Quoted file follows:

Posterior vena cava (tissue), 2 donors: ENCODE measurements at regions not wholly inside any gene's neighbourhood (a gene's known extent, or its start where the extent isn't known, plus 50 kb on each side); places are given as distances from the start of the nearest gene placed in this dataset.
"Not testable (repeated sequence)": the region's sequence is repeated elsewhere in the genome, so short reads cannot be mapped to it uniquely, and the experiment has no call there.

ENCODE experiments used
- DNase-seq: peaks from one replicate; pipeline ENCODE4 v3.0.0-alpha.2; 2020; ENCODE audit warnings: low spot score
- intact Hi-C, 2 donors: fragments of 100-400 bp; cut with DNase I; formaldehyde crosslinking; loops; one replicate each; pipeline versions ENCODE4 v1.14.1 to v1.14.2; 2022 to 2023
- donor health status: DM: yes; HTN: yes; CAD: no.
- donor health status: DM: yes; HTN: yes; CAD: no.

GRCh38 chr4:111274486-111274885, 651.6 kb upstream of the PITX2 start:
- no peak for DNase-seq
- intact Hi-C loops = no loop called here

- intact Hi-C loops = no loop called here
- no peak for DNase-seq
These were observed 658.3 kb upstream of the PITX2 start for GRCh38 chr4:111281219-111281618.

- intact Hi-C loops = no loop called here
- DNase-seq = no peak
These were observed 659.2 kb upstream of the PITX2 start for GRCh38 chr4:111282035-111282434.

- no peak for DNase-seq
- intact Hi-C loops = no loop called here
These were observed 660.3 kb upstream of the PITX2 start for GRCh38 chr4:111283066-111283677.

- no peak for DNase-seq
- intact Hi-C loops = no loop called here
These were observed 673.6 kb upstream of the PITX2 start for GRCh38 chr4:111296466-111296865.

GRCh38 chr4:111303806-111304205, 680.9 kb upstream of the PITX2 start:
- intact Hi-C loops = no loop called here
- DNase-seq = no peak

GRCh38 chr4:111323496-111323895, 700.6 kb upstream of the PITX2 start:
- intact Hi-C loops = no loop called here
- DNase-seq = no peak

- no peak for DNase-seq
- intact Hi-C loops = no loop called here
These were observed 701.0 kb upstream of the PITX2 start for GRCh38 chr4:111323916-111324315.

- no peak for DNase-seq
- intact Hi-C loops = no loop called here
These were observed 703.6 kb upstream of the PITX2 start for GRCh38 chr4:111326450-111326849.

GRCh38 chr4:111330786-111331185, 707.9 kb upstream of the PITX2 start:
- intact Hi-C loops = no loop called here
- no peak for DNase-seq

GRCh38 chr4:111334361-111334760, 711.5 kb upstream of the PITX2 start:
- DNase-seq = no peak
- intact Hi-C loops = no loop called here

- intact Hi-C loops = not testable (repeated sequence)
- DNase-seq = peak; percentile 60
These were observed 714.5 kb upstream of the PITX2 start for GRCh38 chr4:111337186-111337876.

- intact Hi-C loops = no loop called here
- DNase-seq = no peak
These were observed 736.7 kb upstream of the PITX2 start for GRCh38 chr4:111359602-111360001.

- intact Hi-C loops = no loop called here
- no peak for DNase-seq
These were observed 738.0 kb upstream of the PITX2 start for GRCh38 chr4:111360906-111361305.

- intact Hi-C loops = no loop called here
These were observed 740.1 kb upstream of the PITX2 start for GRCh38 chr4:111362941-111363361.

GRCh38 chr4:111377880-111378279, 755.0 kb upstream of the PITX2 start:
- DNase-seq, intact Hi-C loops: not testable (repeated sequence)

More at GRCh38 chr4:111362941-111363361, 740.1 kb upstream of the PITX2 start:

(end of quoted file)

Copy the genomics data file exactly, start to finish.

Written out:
Posterior vena cava (tissue), 2 donors: ENCODE measurements at regions not wholly inside any gene's neighbourhood (a gene's known extent, or its start where the extent isn't known, plus 50 kb on each side); places are given as distances from the start of the nearest gene placed in this dataset.
"Not testable (repeated sequence)": the region's sequence is repeated elsewhere in the genome, so short reads cannot be mapped to it uniquely, and the experiment has no call there.

ENCODE experiments used
- DNase-seq: peaks from one replicate; pipeline ENCODE4 v3.0.0-alpha.2; 2020; ENCODE audit warnings: low spot score
- intact Hi-C, 2 donors: fragments of 100-400 bp; cut with DNase I; formaldehyde crosslinking; loops; one replicate each; pipeline versions ENCODE4 v1.14.1 to v1.14.2; 2022 to 2023
- donor health status: DM: yes; HTN: yes; CAD: no.
- donor health status: DM: yes; HTN: yes; CAD: no.

GRCh38 chr4:111274486-111274885, 651.6 kb upstream of the PITX2 start:
- no peak for DNase-seq
- intact Hi-C loops = no loop called here

- intact Hi-C loops = no loop called here
- no peak for DNase-seq
These were observed 658.3 kb upstream of the PITX2 start for GRCh38 chr4:111281219-111281618.

- intact Hi-C loops = no loop called here
- DNase-seq = no peak
These were observed 659.2 kb upstream of the PITX2 start for GRCh38 chr4:111282035-111282434.

- no peak for DNase-seq
- intact Hi-C loops = no loop called here
These were observed 660.3 kb upstream of the PITX2 start for GRCh38 chr4:111283066-111283677.

- no peak for DNase-seq
- intact Hi-C loops = no loop called here
These were observed 673.6 kb upstream of the PITX2 start for GRCh38 chr4:111296466-111296865.

GRCh38 chr4:111303806-111304205, 680.9 kb upstream of the PITX2 start:
- intact Hi-C loops = no loop called here
- DNase-seq = no peak

GRCh38 chr4:111323496-111323895, 700.6 kb upstream of the PITX2 start:
- intact Hi-C loops = no loop called here
- DNase-seq = no peak

- no peak for DNase-seq
- intact Hi-C loops = no loop called here
These were observed 701.0 kb upstream of the PITX2 start for GRCh38 chr4:111323916-111324315.

- no peak for DNase-seq
- intact Hi-C loops = no loop called here
These were observed 703.6 kb upstream of the PITX2 start for GRCh38 chr4:111326450-111326849.

GRCh38 chr4:111330786-111331185, 707.9 kb upstream of the PITX2 start:
- intact Hi-C loops = no loop called here
- no peak for DNase-seq

GRCh38 chr4:111334361-111334760, 711.5 kb upstream of the PITX2 start:
- DNase-seq = no peak
- intact Hi-C loops = no loop called here

- intact Hi-C loops = not testable (repeated sequence)
- DNase-seq = peak; percentile 60
These were observed 714.5 kb upstream of the PITX2 start for GRCh38 chr4:111337186-111337876.

- intact Hi-C loops = no loop called here
- DNase-seq = no peak
These were observed 736.7 kb upstream of the PITX2 start for GRCh38 chr4:111359602-111360001.

- intact Hi-C loops = no loop called here
- no peak for DNase-seq
These were observed 738.0 kb upstream of the PITX2 start for GRCh38 chr4:111360906-111361305.

- intact Hi-C loops = no loop called here
These were observed 740.1 kb upstream of the PITX2 start for GRCh38 chr4:111362941-111363361.

GRCh38 chr4:111377880-111378279, 755.0 kb upstream of the PITX2 start:
- DNase-seq, intact Hi-C loops: not testable (repeated sequence)

More at GRCh38 chr4:111362941-111363361, 740.1 kb upstream of the PITX2 start: